- Life (2002) has a plot that revolves around high school bullying. It begins when Ayumu's best friend ruins their friendship because Ayumu got into a school but not her. This leads Ayumu to start cutting. Ayumu befriends a popular girl named Manami, however, after believing she's cheating with her boyfriend (who is a Jerkass who sexually harasses Ayumu), she goes into extreme Alpha Bitch mode. It turns out Manami is a huge bully with an equally mean Girl Posse. Manami does everything from trying to feed Ayumu needles, trying to murder her, and making another girl so scared she jumps from the school balcony. Ayumu isn't the only one who suffered throughout the series though. Her crush was severely bullied in middle school and has cigarette burns all over his arms from the bullies.
- Prevalent in some of the works of Hiroya Oku:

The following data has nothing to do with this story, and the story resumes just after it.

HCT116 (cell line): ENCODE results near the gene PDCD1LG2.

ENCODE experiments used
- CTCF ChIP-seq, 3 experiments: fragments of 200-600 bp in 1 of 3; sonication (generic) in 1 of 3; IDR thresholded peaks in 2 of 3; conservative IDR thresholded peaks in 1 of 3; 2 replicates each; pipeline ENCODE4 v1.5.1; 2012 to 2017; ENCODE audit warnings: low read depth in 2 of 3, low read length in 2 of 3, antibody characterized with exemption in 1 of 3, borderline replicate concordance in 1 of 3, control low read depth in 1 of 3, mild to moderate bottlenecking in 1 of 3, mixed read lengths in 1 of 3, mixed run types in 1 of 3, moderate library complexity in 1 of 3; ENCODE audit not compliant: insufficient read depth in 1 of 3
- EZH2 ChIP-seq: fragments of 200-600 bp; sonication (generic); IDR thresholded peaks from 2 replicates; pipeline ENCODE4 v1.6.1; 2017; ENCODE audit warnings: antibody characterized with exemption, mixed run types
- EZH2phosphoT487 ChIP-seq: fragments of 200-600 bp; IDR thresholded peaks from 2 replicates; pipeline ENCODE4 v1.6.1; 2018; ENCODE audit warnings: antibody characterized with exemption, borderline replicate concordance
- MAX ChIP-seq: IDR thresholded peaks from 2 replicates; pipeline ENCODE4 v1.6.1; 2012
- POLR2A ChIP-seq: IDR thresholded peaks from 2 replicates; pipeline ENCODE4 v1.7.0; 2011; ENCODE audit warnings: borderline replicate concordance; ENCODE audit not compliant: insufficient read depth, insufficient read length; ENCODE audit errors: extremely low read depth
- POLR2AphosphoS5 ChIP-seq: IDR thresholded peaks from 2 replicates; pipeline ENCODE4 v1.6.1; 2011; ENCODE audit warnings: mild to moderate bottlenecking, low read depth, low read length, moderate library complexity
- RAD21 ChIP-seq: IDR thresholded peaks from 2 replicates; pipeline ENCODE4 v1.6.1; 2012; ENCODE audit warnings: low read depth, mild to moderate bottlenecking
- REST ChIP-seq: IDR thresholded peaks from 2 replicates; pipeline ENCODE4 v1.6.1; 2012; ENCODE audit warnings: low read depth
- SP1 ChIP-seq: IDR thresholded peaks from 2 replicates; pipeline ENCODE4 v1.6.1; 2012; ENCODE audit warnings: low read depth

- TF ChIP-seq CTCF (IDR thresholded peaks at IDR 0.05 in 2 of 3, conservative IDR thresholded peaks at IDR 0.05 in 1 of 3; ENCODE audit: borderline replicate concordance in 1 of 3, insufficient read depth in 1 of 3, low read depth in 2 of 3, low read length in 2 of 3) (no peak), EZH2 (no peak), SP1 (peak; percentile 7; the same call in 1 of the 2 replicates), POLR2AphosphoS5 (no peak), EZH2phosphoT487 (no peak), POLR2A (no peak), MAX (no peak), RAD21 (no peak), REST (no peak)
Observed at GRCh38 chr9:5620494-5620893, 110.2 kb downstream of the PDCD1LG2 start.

- In Gantz there's Nishi, a sadistic murderer at the age of fourteen that don't hesitated to kill anyone, be it human or alien. He eventually murders his whole classroom, minus one girl because she was nice to him. Later we're introduced to Izumi, a high schooler that appears to be The Ace on the outside, but is even more cold and ruthless than Nishi, to the point he is willing to go on a spree killing and murder dozens of innocents in order to return to Gantz's games, the only thing he truly enjoyed in life.
- Inuyashiki features the main antagonist Hiro, a high schooler with a bizarre sense of morality that becomes a serial killer after being reconstructed by aliens as a cyborg along with Ichiro Inuyashiki, the protagonist, a middle aged man that uses his new cyborg form to become a superhero. Before Hiro, Inuyashiki also dealt with a gang of teenagers that beat up homeless people with baseball bats for fun.